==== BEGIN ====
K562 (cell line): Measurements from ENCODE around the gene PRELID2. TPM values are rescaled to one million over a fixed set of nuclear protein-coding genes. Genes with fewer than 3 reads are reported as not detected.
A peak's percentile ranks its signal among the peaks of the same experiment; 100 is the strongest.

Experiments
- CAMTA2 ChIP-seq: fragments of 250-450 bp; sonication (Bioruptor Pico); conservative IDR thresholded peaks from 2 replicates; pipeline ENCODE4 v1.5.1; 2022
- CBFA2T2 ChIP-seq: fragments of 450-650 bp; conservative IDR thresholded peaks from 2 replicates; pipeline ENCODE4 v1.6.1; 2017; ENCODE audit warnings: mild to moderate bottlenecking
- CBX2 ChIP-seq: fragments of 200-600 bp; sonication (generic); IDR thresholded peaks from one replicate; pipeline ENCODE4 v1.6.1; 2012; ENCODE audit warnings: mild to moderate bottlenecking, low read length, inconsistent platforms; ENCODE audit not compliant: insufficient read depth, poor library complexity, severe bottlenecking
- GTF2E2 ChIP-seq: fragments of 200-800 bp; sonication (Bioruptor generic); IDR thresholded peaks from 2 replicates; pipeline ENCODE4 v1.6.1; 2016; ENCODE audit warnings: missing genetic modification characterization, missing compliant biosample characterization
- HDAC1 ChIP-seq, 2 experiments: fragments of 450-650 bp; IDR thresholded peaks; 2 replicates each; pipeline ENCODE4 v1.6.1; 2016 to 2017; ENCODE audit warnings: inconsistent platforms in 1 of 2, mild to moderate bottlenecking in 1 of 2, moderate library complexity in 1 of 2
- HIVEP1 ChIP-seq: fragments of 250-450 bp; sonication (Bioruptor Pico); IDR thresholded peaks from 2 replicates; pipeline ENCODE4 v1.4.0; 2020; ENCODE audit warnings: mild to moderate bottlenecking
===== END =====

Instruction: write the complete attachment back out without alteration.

K562 (cell line): Measurements from ENCODE around the gene PRELID2. TPM values are rescaled to one million over a fixed set of nuclear protein-coding genes. Genes with fewer than 3 reads are reported as not detected.
A peak's percentile ranks its signal among the peaks of the same experiment; 100 is the strongest.

Experiments
- CAMTA2 ChIP-seq: fragments of 250-450 bp; sonication (Bioruptor Pico); conservative IDR thresholded peaks from 2 replicates; pipeline ENCODE4 v1.5.1; 2022
- CBFA2T2 ChIP-seq: fragments of 450-650 bp; conservative IDR thresholded peaks from 2 replicates; pipeline ENCODE4 v1.6.1; 2017; ENCODE audit warnings: mild to moderate bottlenecking
- CBX2 ChIP-seq: fragments of 200-600 bp; sonication (generic); IDR thresholded peaks from one replicate; pipeline ENCODE4 v1.6.1; 2012; ENCODE audit warnings: mild to moderate bottlenecking, low read length, inconsistent platforms; ENCODE audit not compliant: insufficient read depth, poor library complexity, severe bottlenecking
- GTF2E2 ChIP-seq: fragments of 200-800 bp; sonication (Bioruptor generic); IDR thresholded peaks from 2 replicates; pipeline ENCODE4 v1.6.1; 2016; ENCODE audit warnings: missing genetic modification characterization, missing compliant biosample characterization
- HDAC1 ChIP-seq, 2 experiments: fragments of 450-650 bp; IDR thresholded peaks; 2 replicates each; pipeline ENCODE4 v1.6.1; 2016 to 2017; ENCODE audit warnings: inconsistent platforms in 1 of 2, mild to moderate bottlenecking in 1 of 2, moderate library complexity in 1 of 2
- HIVEP1 ChIP-seq: fragments of 250-450 bp; sonication (Bioruptor Pico); IDR thresholded peaks from 2 replicates; pipeline ENCODE4 v1.4.0; 2020; ENCODE audit warnings: mild to moderate bottlenecking